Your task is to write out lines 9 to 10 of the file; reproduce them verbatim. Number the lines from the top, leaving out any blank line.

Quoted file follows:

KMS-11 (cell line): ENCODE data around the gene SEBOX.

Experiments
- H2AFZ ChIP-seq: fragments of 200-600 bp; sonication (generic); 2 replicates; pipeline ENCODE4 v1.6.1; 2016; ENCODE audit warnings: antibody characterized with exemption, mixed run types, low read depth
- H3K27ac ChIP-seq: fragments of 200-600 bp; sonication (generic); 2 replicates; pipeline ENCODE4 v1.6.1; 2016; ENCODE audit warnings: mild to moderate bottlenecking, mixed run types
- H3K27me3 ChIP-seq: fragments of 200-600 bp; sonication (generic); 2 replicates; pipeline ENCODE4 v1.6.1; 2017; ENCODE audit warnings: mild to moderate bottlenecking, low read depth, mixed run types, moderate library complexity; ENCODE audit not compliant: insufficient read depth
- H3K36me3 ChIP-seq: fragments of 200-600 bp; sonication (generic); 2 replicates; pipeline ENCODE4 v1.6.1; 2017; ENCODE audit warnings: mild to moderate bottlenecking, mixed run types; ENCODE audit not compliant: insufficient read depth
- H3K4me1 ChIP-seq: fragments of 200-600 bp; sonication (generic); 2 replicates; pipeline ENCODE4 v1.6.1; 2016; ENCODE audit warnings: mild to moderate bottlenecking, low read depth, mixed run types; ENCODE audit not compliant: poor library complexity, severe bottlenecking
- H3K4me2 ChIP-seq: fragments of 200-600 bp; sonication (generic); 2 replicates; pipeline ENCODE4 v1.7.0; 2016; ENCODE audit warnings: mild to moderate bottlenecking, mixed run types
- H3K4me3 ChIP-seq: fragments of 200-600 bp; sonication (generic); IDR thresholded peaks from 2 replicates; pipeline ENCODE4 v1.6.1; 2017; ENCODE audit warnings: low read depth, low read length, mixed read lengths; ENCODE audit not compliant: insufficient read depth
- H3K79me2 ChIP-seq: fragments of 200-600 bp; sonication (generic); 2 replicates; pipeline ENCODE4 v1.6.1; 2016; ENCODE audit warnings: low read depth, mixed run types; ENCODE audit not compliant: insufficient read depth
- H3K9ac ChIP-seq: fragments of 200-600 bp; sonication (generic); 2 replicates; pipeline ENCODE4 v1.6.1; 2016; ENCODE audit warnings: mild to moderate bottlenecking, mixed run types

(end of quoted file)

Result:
- H3K4me3 ChIP-seq: fragments of 200-600 bp; sonication (generic); IDR thresholded peaks from 2 replicates; pipeline ENCODE4 v1.6.1; 2017; ENCODE audit warnings: low read depth, low read length, mixed read lengths; ENCODE audit not compliant: insufficient read depth
- H3K79me2 ChIP-seq: fragments of 200-600 bp; sonication (generic); 2 replicates; pipeline ENCODE4 v1.6.1; 2016; ENCODE audit warnings: low read depth, mixed run types; ENCODE audit not compliant: insufficient read depth